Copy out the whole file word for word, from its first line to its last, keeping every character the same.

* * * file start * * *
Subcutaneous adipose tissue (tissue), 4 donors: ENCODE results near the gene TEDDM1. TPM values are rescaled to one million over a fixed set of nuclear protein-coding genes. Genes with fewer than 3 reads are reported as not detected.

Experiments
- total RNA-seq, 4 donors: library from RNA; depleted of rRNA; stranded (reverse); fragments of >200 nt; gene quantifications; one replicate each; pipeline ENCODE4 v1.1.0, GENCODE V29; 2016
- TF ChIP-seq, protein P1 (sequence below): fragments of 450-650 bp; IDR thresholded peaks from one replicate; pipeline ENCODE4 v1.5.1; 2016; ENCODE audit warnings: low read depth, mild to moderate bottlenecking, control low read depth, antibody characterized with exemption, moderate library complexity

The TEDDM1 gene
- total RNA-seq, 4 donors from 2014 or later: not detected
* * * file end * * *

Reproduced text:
Subcutaneous adipose tissue (tissue), 4 donors: ENCODE results near the gene TEDDM1. TPM values are rescaled to one million over a fixed set of nuclear protein-coding genes. Genes with fewer than 3 reads are reported as not detected.

Experiments
- total RNA-seq, 4 donors: library from RNA; depleted of rRNA; stranded (reverse); fragments of >200 nt; gene quantifications; one replicate each; pipeline ENCODE4 v1.1.0, GENCODE V29; 2016
- TF ChIP-seq, protein P1 (sequence below): fragments of 450-650 bp; IDR thresholded peaks from one replicate; pipeline ENCODE4 v1.5.1; 2016; ENCODE audit warnings: low read depth, mild to moderate bottlenecking, control low read depth, antibody characterized with exemption, moderate library complexity

The TEDDM1 gene
- total RNA-seq, 4 donors from 2014 or later: not detected